Arizona soldier goes from the battlefield to Veteran’s Day parade
PHOENIX — It has been an incredible journey for an American soldier, from the football field to the battlefield, to being a grand marshal in the Phoenix 2014 Veteran’s Day parade next week.
Retired Army Maj. Ernie Urquieta grew up in Superior, Arizona and was briefly a linebacker at the University of Arizona before a knee injury ended that dream. He joined the military in 1988.
“I went to the Marines, and they said, ‘No, your knees are bad.’ I went next door to the Army, and they said, ‘We’ll take you,” Urquieta said.
And for the next 26 years he served our country with numerous combat tours in Afghanistan and Iraq. He received two Bronze Stars and one with V for Valor, but he lost many friends along the way.
“Memories I have of my soldiers I can’t talk about without getting sentimental and emotional. Losing soldiers that never had an opportunity to live a life,” Urquieta said. “Between the ages of 18 to 24 who never got married and had kids, some never had girlfriends. This will be to honor them.”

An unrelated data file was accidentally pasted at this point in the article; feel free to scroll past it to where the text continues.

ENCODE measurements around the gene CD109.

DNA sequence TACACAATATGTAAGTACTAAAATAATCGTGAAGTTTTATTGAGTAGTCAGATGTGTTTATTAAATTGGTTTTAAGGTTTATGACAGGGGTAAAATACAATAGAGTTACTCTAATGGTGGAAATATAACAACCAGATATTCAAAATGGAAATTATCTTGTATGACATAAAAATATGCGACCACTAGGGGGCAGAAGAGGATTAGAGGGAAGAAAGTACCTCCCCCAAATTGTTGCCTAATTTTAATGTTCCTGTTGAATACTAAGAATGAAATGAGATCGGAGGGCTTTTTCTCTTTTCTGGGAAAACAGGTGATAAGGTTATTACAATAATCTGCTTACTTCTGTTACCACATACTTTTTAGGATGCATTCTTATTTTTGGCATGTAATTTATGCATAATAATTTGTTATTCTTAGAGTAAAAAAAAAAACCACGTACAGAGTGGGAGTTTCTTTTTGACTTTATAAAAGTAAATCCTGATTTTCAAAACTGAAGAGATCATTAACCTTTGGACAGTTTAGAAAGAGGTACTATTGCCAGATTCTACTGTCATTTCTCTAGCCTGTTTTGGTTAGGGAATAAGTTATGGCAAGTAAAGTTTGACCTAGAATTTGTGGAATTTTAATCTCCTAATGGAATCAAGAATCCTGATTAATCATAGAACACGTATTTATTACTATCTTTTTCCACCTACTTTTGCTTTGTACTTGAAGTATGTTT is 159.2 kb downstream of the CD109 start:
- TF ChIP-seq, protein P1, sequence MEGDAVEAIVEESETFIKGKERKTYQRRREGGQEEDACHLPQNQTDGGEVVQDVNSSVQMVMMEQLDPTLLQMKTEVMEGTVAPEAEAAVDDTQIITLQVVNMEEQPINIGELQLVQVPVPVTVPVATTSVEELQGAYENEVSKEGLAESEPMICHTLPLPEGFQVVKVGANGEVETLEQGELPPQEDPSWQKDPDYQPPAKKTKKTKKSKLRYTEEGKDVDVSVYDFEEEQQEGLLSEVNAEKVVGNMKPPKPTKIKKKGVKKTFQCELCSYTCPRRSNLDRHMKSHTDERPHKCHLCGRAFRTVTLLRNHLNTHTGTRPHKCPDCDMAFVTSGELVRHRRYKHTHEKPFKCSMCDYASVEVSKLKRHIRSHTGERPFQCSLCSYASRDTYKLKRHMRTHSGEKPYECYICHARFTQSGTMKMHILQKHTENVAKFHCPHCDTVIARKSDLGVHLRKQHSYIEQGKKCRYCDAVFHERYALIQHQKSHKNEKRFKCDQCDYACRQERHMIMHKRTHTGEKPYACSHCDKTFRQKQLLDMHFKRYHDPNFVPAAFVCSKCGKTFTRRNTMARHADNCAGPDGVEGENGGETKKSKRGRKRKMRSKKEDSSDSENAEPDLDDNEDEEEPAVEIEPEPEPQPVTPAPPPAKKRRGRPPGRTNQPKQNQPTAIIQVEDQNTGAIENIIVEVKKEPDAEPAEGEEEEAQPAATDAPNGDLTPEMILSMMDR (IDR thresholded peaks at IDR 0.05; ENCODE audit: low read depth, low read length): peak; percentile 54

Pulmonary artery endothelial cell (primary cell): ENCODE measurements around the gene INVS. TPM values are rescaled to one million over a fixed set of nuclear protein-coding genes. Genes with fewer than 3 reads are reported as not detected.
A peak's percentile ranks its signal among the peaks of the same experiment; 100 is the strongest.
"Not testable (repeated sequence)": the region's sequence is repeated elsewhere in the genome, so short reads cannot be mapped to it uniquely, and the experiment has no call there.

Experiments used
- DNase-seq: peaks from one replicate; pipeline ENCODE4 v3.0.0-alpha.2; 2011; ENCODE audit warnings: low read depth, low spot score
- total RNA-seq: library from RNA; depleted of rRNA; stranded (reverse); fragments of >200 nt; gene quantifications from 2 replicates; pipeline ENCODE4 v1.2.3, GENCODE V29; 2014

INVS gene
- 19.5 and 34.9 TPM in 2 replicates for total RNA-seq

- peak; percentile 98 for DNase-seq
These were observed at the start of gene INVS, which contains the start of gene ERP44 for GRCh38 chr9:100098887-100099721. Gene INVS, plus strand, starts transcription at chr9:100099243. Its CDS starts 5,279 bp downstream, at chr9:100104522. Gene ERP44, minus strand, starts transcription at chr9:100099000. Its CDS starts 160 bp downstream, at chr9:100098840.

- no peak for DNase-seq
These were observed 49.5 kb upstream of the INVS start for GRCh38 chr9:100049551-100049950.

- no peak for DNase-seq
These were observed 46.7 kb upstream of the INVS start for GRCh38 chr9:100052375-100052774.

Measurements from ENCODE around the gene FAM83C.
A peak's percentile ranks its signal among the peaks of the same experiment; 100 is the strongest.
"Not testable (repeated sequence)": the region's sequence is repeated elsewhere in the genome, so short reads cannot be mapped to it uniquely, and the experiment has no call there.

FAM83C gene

Urquieta is among this year’s grand marshals for the Veterans Day parade. His cousin Daniel Ochoa nominated him, and he is honored.
“Big honor. At first I was like why?” Urquieta said. “But I thought about it, and said what a great way to represent the soldiers I’ve lost.”
The major retired last month after countless operations on his knees and shoulder due to shrapnel and a gunshot. He is ready to begin the second half of his life.
“(I’m) looking forward to being a better husband and person and contributing to the community that I live in,” Urquieta said.
His wife is extremely happy to have him home and will make sure he stays busy with chores around the home.
“I don’t know with my limited capabilities how much of honey do projects I’ll be able to do, but I’m trying to get them worked. It’s definitely a blessing to be with my son, who is 2,” Urquieta said.
“I’ve been with him for 63 days since he’s been alive. I’ve been in Missouri, and they’ve been in Arizona. My 6-year-old daughter is ecstatic.”